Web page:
If the goal is vengeance, then something else is needed; it also opens a more serious question of loyalties. History shows that such questions are sometimes best not opened.
It's not a matter of great importance, but I understand there is a sort of on-going Turing Test on Second Life. I thought I would go have a look, only to discover that I have entirely forgotten my Second Life User Name and Password, and my cursory efforts to discover them produced not a clue. Apparently I didn't even write them down, or if I did I've lost where, so I have not the foggiest notion. To make things worse, the only copy of Second Life I can find is on a computer that's semi-retired. It would make sense to try Second Life on Emily, my Intel Extreme Quad, just to see how well it works on that; it has certainly been long enough since I was last on there (at least a year, perhaps longer).
If someone out there is familiar with Second Life administration, I'd appreciate advice: should I just start over, or should I download Second Life onto Emily and make some attempt at finding out what my previous account was? When I first got on, I had considerable help in the form of gifts of money and clothing and gadgets which might be worth recovering, but then again they might not be.
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April 28, 2009
I have a medical appointment this afternoon.
Let's understand this: those who put up money to buy GM bonds get less of the company than the UAW, which put up less. But we do not have a situation in which largess from the public treasury is handed over to those who vote correctly? Now perhaps this is a good thing; perhaps worker ownership of the auto companies will prove to be the properly civilized way to go; but do note that this is a government action.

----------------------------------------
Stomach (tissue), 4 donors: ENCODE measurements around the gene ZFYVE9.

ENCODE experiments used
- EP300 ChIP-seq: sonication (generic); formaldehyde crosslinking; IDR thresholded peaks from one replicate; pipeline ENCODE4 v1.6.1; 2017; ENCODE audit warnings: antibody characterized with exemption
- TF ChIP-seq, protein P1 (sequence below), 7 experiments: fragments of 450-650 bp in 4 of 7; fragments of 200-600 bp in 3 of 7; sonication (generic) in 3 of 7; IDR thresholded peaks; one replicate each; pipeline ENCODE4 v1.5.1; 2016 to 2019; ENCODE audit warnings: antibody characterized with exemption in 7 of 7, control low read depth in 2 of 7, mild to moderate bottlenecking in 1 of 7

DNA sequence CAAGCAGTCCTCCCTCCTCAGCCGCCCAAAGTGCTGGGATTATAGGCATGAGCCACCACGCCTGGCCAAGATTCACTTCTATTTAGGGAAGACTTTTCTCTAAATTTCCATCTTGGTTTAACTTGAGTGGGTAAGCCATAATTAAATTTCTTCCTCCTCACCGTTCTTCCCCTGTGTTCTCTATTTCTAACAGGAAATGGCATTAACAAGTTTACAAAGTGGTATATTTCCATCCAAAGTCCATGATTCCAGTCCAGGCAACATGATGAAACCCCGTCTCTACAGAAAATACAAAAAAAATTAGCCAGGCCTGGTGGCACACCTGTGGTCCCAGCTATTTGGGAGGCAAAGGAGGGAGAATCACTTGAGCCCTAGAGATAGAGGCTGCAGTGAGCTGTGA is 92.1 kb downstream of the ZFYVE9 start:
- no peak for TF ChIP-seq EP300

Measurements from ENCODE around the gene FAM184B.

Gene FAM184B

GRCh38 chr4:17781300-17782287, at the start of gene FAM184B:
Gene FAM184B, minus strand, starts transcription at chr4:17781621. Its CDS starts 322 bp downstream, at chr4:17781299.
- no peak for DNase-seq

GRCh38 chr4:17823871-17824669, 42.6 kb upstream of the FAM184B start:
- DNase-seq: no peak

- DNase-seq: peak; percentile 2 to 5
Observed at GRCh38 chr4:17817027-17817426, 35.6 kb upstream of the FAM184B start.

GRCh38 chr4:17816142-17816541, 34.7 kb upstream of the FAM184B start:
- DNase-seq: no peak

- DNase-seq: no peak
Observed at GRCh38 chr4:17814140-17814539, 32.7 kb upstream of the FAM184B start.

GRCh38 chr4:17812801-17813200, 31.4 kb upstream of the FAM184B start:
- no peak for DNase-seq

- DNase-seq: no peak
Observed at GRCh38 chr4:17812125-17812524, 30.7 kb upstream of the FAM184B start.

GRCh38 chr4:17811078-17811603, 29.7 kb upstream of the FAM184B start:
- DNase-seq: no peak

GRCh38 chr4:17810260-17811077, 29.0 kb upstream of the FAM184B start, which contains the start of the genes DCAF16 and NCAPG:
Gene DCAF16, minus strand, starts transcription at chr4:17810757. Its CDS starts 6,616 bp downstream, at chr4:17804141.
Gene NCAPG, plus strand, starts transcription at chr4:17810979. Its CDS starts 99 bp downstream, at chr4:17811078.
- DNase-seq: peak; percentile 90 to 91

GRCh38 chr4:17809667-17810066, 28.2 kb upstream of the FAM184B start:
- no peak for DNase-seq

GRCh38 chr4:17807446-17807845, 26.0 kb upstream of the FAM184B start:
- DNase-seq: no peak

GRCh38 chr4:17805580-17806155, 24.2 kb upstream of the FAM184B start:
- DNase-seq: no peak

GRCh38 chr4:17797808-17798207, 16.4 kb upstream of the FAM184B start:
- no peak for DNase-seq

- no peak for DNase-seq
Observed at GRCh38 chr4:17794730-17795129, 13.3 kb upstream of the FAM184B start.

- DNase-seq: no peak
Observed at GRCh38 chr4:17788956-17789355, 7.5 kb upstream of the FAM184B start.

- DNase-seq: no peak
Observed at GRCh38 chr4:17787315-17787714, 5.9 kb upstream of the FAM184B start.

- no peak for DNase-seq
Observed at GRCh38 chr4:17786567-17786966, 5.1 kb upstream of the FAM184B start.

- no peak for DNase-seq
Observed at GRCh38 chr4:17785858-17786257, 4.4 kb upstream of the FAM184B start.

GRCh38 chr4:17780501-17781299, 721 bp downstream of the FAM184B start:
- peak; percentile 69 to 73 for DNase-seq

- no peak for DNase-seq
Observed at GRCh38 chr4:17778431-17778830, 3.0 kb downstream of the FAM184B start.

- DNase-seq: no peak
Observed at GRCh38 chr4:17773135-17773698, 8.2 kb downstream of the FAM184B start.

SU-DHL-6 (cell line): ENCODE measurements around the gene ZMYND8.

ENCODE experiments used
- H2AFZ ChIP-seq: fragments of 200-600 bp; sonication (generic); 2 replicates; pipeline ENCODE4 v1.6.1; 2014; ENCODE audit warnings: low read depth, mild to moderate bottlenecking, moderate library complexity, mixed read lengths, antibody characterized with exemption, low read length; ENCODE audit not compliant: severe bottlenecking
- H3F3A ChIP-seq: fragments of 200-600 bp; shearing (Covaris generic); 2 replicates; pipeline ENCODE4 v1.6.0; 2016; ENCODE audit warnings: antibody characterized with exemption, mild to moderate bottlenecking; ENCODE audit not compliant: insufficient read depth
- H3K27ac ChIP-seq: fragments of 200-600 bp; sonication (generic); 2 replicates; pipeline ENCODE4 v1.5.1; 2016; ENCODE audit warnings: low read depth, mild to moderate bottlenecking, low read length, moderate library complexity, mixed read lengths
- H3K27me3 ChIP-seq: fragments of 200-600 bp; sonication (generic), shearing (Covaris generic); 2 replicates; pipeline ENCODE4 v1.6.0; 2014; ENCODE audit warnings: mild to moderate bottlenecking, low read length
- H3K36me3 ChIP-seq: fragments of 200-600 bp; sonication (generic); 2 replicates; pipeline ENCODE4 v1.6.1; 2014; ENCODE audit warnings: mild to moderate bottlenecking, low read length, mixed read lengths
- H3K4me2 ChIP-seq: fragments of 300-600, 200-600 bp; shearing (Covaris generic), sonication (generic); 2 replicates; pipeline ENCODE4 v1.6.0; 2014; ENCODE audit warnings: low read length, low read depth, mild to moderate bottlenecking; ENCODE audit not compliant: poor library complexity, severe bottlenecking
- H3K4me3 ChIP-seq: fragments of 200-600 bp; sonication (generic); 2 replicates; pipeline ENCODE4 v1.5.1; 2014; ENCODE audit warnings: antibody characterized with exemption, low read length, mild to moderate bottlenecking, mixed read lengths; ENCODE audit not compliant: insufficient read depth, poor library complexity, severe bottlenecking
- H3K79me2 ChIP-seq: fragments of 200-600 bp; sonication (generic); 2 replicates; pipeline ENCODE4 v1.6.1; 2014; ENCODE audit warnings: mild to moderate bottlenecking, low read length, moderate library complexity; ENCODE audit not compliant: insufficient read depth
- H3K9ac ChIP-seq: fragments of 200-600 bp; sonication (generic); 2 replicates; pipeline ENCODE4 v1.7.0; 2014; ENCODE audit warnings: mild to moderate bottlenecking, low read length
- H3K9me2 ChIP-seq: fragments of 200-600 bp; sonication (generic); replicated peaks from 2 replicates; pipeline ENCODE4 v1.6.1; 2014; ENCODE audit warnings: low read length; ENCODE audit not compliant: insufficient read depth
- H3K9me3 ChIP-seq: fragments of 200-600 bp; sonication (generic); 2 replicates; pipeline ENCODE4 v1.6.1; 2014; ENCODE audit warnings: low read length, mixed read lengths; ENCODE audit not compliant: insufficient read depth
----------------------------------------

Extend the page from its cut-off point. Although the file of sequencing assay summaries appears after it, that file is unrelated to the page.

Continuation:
I'd rather see the auto workers end up with GM than have it handed over to government bureaucracies; I prefer fragmentation of power to its concentration; but this is a pretty big step.
Swine flu: why is there a higher death rate in Mexico than in the US? But then there is always a higher death rate from influenza in Mexico than in the US. In the US, about 36,000 people die of influenza complications each year. That is not considered epidemic, and a larger number of people die every year in traffic accidents, which isn't considered epidemic either. The disturbing thing about the Mexican situation is that it seems to be infecting younger people.
We need a new discussion of education, but first some background. http://reason.com/news/show/28479.html tells a story anyone doing education policy needs to know. There are implications.
The story will continue. There is a real problem about orphan works and clearing rights. This settlement doesn't solve the problem. Neither will the continued negotiations.
April 29, 2009
My medical appointments went well. Apparently I am in pretty good shape for a man of my age.
For those with an interest in the Google Grab, I recommend:
Thanks to those who wrote about how to get back on Second Life. I managed it, and reclaimed my character. I am not likely to have any great amount of time for SL, but I will look in now and then. I do want to see what they are doing with the Turing Test.
Roberta says that it's clear that swine flu is caused by porkulus.
The political and economic news is complicated, as expected. The financial geniuses have discovered that many of those whose mortgages are failing owe on both first and second mortgages. In some cases they borrowed their down payment. In other cases, they bought the house, then, when the value of the house went way up, they took out a mortgage to "cash in" on their increased equity, then spent the money, perhaps on investments that went bad, perhaps on home improvements, perhaps on travel, perhaps on medical expenses and emergencies, and perhaps on a trip to Las Vegas that didn't turn out so well. In any event they do not have the money, and they now owe more than the house is worth; and while the credit swaps and other derivatives involving first mortgages are complicated, those involving second mortgages are far more so.